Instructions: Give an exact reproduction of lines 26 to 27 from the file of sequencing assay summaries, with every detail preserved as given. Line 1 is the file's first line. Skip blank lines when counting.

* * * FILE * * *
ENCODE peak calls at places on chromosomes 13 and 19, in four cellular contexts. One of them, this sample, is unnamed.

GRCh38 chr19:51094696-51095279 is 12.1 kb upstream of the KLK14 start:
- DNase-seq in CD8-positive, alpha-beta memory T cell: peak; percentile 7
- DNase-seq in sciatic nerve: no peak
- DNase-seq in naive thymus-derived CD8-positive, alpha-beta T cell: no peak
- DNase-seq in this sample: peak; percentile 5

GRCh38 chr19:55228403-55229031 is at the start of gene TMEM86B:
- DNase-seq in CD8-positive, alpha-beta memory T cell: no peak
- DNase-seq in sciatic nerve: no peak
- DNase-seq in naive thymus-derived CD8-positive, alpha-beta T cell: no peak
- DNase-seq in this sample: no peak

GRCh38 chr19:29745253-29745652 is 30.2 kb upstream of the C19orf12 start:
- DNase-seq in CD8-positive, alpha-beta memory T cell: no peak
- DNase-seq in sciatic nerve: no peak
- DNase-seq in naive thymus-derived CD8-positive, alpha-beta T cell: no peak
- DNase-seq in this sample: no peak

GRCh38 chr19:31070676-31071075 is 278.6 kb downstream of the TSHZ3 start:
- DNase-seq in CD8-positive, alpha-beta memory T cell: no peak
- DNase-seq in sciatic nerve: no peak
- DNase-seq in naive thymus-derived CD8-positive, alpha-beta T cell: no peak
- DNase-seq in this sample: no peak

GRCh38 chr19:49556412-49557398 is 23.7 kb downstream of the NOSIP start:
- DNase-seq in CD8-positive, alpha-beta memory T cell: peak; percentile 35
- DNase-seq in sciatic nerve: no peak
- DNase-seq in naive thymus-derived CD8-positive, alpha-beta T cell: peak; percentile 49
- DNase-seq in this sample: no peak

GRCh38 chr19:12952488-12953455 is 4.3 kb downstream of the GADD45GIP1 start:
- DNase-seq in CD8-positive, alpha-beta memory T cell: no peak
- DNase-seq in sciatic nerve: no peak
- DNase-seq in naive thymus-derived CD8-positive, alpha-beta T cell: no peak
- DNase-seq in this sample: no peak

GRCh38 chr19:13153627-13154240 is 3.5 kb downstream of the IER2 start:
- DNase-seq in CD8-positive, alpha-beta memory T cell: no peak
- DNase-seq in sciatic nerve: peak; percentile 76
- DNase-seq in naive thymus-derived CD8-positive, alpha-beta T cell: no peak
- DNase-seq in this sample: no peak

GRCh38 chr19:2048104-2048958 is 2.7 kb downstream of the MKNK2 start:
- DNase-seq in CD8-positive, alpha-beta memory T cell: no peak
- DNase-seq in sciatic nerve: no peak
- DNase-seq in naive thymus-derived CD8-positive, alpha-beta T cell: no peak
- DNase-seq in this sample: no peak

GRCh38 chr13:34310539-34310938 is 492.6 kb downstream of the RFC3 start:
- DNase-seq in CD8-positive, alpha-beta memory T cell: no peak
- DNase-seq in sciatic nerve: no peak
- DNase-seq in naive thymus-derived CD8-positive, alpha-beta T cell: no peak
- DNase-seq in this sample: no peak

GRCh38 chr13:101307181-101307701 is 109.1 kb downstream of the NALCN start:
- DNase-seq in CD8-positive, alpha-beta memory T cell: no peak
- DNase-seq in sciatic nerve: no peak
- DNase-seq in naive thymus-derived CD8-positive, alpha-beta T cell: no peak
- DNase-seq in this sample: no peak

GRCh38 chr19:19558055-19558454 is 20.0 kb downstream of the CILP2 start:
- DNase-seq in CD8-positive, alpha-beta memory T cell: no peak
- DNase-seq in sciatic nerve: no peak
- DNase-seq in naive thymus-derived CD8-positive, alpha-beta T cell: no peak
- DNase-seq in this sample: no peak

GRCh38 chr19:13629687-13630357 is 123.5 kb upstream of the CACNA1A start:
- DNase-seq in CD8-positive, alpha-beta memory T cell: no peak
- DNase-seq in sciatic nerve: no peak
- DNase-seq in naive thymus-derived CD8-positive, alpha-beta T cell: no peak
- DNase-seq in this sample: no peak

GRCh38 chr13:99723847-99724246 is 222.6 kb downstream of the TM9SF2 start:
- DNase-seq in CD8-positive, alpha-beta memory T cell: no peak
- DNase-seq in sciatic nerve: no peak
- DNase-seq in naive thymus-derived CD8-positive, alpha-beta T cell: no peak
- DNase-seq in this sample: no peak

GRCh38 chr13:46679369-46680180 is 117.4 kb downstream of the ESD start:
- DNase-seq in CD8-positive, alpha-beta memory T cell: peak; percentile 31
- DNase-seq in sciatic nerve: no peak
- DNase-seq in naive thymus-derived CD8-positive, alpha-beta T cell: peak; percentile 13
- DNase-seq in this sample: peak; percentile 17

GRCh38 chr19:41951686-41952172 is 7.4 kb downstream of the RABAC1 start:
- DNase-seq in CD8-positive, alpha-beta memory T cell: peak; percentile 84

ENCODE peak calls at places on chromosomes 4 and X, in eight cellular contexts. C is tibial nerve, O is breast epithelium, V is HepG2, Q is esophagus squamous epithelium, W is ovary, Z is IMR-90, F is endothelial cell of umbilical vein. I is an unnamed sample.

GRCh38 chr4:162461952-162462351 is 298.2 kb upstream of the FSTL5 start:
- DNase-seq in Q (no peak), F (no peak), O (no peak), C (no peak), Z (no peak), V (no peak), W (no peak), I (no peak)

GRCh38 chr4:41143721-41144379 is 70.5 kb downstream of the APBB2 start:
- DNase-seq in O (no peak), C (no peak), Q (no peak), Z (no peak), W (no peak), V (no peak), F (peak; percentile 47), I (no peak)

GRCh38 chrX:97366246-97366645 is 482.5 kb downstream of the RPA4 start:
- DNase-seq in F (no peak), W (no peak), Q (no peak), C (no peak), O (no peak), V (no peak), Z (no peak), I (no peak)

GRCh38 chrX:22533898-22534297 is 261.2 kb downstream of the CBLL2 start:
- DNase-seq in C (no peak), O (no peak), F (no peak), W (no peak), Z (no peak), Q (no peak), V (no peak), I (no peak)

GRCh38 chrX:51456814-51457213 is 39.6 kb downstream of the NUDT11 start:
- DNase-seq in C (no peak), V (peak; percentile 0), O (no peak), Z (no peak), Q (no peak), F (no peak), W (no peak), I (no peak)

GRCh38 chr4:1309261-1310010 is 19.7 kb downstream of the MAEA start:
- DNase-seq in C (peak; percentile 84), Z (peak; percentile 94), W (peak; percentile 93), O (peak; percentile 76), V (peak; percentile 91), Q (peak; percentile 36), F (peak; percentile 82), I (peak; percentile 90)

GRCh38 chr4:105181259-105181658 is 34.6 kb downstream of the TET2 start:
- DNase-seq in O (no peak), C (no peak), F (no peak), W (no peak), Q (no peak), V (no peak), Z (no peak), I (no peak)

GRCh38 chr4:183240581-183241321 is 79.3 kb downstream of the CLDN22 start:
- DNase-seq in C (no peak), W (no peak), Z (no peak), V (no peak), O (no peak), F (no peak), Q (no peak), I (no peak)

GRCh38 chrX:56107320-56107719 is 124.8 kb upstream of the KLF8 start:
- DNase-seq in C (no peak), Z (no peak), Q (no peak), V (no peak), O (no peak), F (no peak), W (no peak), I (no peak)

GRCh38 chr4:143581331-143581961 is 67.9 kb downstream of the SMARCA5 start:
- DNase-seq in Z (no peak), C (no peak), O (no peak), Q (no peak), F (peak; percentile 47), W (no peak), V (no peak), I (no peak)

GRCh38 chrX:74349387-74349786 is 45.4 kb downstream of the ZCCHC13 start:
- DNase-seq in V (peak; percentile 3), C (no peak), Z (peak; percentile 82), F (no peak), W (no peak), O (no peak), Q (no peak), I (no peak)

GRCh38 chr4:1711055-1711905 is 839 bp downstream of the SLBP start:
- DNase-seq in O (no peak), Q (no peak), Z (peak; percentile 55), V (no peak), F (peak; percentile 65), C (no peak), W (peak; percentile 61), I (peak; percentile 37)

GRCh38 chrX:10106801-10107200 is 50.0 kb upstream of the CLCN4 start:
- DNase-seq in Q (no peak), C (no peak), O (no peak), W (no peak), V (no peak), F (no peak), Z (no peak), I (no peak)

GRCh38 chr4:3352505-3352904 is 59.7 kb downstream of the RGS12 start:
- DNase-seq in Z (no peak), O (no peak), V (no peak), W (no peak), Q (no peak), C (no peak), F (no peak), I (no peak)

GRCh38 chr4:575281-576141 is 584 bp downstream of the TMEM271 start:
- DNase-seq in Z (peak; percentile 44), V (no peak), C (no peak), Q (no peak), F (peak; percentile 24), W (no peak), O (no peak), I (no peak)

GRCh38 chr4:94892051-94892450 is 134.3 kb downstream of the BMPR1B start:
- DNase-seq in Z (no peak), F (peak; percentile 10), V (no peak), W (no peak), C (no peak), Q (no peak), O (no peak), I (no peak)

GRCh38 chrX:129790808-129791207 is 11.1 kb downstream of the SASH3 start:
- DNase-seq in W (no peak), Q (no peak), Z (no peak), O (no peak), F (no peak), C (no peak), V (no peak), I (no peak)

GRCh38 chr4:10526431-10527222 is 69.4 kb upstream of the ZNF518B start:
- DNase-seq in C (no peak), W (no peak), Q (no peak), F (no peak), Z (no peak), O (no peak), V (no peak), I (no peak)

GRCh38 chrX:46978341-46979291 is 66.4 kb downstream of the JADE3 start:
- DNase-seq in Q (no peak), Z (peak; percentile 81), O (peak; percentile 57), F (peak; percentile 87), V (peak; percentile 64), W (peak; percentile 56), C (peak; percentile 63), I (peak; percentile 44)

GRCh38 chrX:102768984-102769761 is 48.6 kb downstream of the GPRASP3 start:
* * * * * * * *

- DNase-seq in this sample: no peak

GRCh38 chr19:12952488-12953455 is 4.3 kb downstream of the GADD45GIP1 start: